Wellington is another long lost Settlement in the parish of Duneed. Maybe it never became a township as very little is known of it. From accounts at the time it seems to be situated near the junction of Drewry Lane, Cape Otway, Hunts and Mount Duneed Roads.
The first mention of Wellington was in the published diary of Rev James Bickford. He visited the area in January 1856 to find out if the residents of the district wanted a Wesleyan church. Services were held in the home of the Dow family until John Rout Hopkins offered land for the church to be built. This was conditional on it being built of brick or stone. Hopkins was married to Eliza, daughter of George Armytage who owned many blocks in this area. In July 1867 Rev Bickford again visited the area to select land for the church. The foundation stone for the church was laid in April 1868 and the first service was held later that year. Rev Bickford officiated at the opening service.
In 1871 a petition was presented to Council to have the road grubbed and cleared from the chapel to Thomsons Creek.
The last known reference to Wellington was in the council minuted in 1899.
In 1952 working bees were held to clear away the stone from the original church that had been erected in 1860. As the old church was unsafe after the recent storm damage it was decided to rebuild the new church on the foundations of the old church. Built of Mount Gambier limestone, the cost was £5000. The old steeple was incorporated into the new design. It was hoped to find records of the laying of the foundation-stone (31 October 1858) in a bottle inserted into one of the stones, but this did not happen.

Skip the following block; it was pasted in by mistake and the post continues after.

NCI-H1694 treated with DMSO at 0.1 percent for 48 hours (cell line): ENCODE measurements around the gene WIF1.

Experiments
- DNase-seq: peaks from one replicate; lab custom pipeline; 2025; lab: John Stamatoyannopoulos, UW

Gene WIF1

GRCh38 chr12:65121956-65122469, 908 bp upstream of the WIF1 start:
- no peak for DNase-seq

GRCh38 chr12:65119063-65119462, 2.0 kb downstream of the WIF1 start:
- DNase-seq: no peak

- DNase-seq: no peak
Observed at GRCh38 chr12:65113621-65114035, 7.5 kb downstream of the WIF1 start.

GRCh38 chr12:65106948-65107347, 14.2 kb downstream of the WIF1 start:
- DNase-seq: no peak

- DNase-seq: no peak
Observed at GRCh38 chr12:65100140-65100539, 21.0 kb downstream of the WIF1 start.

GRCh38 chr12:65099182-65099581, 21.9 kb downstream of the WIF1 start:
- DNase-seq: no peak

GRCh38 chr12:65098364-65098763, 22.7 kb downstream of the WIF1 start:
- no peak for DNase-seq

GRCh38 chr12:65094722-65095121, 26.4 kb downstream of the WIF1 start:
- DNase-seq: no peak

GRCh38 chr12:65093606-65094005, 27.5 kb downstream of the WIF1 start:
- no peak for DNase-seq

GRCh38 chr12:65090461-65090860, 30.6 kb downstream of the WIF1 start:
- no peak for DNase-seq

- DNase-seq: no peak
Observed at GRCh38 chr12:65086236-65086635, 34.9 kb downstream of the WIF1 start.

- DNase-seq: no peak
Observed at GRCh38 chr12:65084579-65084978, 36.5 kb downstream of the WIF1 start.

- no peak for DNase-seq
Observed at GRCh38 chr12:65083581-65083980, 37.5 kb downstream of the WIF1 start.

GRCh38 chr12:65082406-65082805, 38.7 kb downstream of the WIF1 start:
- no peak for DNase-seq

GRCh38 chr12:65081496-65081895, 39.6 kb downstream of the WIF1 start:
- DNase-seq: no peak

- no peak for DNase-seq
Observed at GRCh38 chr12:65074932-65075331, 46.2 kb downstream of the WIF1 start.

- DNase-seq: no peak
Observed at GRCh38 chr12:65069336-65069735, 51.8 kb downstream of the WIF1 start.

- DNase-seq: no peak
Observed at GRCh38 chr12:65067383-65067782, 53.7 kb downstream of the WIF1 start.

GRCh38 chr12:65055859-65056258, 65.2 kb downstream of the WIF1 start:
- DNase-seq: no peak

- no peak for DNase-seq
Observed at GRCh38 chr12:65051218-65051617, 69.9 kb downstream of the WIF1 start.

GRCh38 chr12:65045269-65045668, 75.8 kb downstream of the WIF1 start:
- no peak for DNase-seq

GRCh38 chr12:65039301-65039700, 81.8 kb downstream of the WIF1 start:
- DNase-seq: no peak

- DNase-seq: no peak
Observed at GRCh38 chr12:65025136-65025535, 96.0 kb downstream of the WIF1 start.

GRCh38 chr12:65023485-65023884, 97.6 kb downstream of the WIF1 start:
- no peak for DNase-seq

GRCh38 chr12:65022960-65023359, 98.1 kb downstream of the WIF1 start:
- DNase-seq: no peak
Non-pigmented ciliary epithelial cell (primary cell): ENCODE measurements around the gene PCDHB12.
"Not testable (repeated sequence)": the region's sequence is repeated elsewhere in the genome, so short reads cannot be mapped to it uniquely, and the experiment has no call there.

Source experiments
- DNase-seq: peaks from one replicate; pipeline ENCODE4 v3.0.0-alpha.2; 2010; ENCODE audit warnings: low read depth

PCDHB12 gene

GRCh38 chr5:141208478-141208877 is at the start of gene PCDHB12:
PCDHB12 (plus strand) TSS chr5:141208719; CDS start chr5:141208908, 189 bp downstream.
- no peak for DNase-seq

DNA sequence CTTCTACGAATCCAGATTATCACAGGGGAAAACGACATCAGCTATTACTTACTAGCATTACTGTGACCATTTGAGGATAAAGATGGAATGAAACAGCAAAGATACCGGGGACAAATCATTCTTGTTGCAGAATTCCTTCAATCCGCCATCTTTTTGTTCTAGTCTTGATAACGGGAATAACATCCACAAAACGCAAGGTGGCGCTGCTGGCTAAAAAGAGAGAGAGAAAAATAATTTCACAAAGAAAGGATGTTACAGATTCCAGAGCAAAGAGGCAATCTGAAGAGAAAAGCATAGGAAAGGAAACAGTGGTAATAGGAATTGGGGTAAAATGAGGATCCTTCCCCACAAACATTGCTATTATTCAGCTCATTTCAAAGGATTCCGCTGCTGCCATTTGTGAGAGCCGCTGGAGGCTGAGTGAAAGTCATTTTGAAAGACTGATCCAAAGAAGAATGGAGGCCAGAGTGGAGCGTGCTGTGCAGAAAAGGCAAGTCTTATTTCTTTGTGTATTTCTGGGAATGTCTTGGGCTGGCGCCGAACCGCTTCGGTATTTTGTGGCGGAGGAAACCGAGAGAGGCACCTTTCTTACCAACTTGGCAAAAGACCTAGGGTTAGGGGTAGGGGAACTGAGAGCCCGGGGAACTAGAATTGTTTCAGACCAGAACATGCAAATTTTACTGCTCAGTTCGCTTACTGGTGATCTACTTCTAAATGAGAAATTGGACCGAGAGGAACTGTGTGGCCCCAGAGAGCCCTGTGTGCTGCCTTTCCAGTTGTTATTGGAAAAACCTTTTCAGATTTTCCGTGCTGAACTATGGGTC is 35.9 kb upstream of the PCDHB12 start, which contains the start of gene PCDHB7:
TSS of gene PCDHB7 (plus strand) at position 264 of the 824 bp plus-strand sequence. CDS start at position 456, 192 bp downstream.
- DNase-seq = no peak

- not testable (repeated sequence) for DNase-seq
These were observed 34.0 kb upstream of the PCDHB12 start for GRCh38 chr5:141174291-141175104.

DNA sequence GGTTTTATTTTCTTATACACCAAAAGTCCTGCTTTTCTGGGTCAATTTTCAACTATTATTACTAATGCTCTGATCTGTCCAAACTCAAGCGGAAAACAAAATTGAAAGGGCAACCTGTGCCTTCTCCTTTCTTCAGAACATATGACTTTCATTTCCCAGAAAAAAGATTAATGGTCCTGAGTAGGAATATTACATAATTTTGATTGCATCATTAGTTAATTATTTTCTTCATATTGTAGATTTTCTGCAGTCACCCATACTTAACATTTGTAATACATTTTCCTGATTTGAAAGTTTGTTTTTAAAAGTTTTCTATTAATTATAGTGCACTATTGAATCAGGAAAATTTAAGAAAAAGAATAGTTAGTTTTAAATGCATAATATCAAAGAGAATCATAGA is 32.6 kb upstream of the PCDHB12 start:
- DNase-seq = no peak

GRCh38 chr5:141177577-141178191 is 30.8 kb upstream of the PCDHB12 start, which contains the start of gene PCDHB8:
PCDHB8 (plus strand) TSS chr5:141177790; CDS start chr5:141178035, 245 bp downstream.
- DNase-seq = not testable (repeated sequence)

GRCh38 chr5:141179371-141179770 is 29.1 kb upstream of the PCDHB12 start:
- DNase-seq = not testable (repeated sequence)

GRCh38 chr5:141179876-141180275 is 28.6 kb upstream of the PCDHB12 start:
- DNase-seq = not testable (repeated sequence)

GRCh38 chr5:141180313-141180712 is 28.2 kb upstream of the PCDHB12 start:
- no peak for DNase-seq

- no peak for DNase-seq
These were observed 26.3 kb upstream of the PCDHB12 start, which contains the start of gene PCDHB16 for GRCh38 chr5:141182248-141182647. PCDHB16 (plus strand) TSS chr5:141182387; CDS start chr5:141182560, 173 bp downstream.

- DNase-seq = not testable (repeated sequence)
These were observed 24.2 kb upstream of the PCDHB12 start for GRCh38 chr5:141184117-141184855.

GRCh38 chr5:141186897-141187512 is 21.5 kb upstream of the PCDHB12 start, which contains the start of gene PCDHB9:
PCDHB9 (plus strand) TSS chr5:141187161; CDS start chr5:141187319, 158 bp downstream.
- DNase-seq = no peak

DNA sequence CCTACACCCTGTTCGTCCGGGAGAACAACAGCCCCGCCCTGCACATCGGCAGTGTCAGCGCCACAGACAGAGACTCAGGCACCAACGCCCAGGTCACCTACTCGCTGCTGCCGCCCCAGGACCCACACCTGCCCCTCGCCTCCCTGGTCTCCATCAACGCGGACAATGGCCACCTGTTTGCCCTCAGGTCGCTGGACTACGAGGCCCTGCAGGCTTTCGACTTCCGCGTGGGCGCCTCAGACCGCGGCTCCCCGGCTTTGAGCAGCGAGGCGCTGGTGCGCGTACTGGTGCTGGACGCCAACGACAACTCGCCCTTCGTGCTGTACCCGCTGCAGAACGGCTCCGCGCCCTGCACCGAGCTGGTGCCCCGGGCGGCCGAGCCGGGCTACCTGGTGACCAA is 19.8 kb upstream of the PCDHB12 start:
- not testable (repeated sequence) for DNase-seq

The new church was not as large as the old one which had beautifully carved doors and windows. When it was erected in the early 1860s there was also a presbytery and school. It had been built to serve a much larger population. The Mount Moriac country was once thickly populated. Evidence of this could be seen from the number of deserted and decaying houses fifty years ago. The blocks were relatively small and as families grew the settlers found they could not make ends meet. These farmers often shifted to remote areas where blocks were larger such as in the Wimmera.
A large proportion of the earliest settlers in Mount Moriac were Catholic and as this was the only Catholic church between Geelong and Colac parishoners flocked to it. It was reported that the stone used in the construction of the first church was faulty, and on many occasions the church had to be repaired. In 1869 the walls, erected at a cost of £4,500, were cracking and needed a large amount of money to make them secure. This damage was caused by the loose manner in which the foundation was put in. Alterations were again carried out in 1887. Damage to the church in that year included broken slates, and the destruction of the large stained glass western window which was shattered by a furious hailstorm. In 1929 leadlight windows were broken by someone throwing stones.
In February 2017 more than 200 people watched at the auction when the property was sold for $605,000 to a local buyer.
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